# Explanation as regards range and domains

1. Apr 3, 2014

### negation

1. The problem statement, all variables and given/known data

a) f(x,y)=√ [1−(x2+y2)]

b) f(x,y)=2cos(4x+y2)

3. The attempt at a solution

a) The domain is such that x2 + y2 must not be greater than 1
In other words, this is expressed (as stated as an option on the answer sheet) as "xy-plane without the line x=y"
Why is this so?

b) the equation f(x,y)=2cos(4x+y2) has a range of [-2,2]
As for the domain, for f(x,y)=2cos(4x+y2) to have a range of [-2,2], (4x +y2 must be 0 or π. How do I express the domain in terms of x and y?
The domain for (b) as provided by the answer is R2(xy-plane).

Last edited: Apr 3, 2014
2. Apr 3, 2014

### jbunniii

OK. Can it equal 1?
No, this is not equivalent at all. What is the region defined by $x^2 + y^2 < 1$? What is its shape?

The notation $[-2,2]$ means the entire interval between $-2$ and $2$, including the endpoints. It does not mean just the two points $-2$ and $2$.

3. Apr 3, 2014

### negation

Yes it can.
Strange, but the answer states it is...

It's a "dashed circle" with radius smaller than 1

The notation $[-2,2]$ means the entire interval between $-2$ and $2$, including the endpoints. It does not mean just the two points $-2$ and $2$.[/QUOTE]

I know.

4. Apr 3, 2014

### jbunniii

Well, that's almost correct, but as you said, $x^2 + y^2 = 1$ is allowed, so the circle itself is included in the domain.

But how does that relate to the answer you gave previously?
Regarding the second part, I assumed you were interpreting $[-2,2]$ to mean the set containing just the points $-2$ and $2$, because you said that the argument must be either $0$ or $\pi$. Since you know what $[-2,2]$ means, I'm not sure what you are trying to do. Is there any value of $4x+y^2$ which results in $2\cos(4x+y^2)$ being greater than $2$ or less than $-2$?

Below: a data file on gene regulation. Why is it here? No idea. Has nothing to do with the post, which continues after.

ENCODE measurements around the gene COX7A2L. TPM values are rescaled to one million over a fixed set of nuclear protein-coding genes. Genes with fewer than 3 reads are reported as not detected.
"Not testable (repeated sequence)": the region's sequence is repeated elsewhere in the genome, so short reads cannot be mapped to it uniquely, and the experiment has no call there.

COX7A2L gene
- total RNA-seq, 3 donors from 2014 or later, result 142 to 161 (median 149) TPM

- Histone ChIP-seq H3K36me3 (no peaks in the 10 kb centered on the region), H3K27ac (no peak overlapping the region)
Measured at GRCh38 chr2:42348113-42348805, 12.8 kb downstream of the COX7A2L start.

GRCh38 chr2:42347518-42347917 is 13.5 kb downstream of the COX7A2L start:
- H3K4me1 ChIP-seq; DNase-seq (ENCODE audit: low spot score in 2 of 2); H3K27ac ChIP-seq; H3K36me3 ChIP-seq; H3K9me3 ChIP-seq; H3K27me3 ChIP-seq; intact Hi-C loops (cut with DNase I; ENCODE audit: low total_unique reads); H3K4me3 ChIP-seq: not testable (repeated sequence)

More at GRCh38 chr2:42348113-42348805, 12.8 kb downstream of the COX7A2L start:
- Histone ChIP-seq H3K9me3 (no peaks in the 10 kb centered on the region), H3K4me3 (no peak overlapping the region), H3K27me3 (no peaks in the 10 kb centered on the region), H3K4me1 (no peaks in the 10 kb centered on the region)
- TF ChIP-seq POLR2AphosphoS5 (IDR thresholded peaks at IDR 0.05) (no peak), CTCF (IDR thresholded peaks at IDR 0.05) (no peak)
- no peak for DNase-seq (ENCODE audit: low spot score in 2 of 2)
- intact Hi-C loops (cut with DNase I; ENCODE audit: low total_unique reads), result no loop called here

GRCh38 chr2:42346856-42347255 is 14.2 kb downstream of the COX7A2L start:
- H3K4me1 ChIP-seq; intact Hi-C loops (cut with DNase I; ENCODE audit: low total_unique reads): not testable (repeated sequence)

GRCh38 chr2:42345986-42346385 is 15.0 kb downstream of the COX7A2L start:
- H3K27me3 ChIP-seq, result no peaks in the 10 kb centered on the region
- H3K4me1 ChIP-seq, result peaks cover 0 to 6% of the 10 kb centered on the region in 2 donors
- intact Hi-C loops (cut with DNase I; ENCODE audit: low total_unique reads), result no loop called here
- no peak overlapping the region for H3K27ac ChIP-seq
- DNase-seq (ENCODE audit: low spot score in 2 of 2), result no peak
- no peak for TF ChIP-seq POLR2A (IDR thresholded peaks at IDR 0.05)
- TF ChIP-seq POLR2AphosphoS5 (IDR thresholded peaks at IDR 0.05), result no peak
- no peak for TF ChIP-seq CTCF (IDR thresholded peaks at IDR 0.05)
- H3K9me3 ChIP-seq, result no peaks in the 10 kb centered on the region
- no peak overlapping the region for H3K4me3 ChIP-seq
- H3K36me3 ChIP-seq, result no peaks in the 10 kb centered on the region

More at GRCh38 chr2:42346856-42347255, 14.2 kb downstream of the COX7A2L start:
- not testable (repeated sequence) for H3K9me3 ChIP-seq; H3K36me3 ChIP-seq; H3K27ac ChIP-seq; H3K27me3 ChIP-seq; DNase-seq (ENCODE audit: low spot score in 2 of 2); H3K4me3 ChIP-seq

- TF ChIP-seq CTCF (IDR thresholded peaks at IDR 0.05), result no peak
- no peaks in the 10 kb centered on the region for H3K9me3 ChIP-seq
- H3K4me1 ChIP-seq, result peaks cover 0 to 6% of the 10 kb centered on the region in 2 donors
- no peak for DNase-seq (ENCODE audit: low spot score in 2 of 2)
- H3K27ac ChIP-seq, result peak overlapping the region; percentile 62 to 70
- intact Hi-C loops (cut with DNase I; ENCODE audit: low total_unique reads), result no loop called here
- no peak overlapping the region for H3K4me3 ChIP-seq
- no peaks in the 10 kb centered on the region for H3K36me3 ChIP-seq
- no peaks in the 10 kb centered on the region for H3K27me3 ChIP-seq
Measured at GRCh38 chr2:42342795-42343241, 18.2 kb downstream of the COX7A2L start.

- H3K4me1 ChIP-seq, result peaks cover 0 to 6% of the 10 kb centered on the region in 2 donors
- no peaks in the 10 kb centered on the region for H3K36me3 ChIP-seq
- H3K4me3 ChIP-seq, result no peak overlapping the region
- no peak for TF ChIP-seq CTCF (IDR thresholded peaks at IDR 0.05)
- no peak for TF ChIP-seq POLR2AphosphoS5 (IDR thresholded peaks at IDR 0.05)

5. Apr 3, 2014

### negation

I'm not exactly sure cause the system is giving me erratic answer.

When I did the same question using the answer it reflected originally, it reported that my answer was wrong.

In response to part(a):
my answer is "The disk with radius 1 and center (0,0)" for the domain and "(−∞,0]" for the range.

6. Apr 3, 2014

### negation

I am unsure. Could you point me in the right direction?

7. Apr 3, 2014

### jbunniii

What is the range of possible values of $\cos(\theta)$, where $\theta$ can be any real number?

8. Apr 3, 2014

### negation

How is my answer to part(a)?
Cos(Θ) has a range of [-1,1]

9. Apr 3, 2014

### jbunniii

Good, so $2\cos(\theta)$ has a range of $[-2,2]$, and $\theta$ can be anything. So what are the domain and range of $2\cos(4x + y^2)$?

10. Apr 3, 2014

### jbunniii

For the domain, you may want to explicitly state that it's the closed disk of radius 1 and center (0,0). The range is wrong: does the square root give you a negative result?

11. Apr 3, 2014

### negation

my answer for (a) is "The disk with radius 1 and center (0,0)" for the domain and "(−∞,0]" for the range.

In response to (b): The domain for cos(4x +y2) is any real number on the xy-plane.
And it's range is [-1,1]-min bound of -1 with max bound of 1.
Since the question asked for the domain and range of 2 cos(4x +y2),
the domain is any real number on the xy-plane. The range is the interval [-2,2]-min at -2, max at 2

12. Apr 3, 2014

### negation

Apparently, there's no option for a CLOSED disk. Yes the range is wrong. It should be [0,+ve infinity]. Brain isn't really working well at 2am.

13. Apr 3, 2014

### jbunniii

In some contexts, a domain is required to be an open set, so if $D$ is the set of all allowable values, we take the domain to be the largest open set contained in $D$. This is called the interior of $D$ and is usually denoted $\text{int}(D)$ or $D^o$. Perhaps that is the intent in your situation? Or maybe there's just an error in the set of possible answers.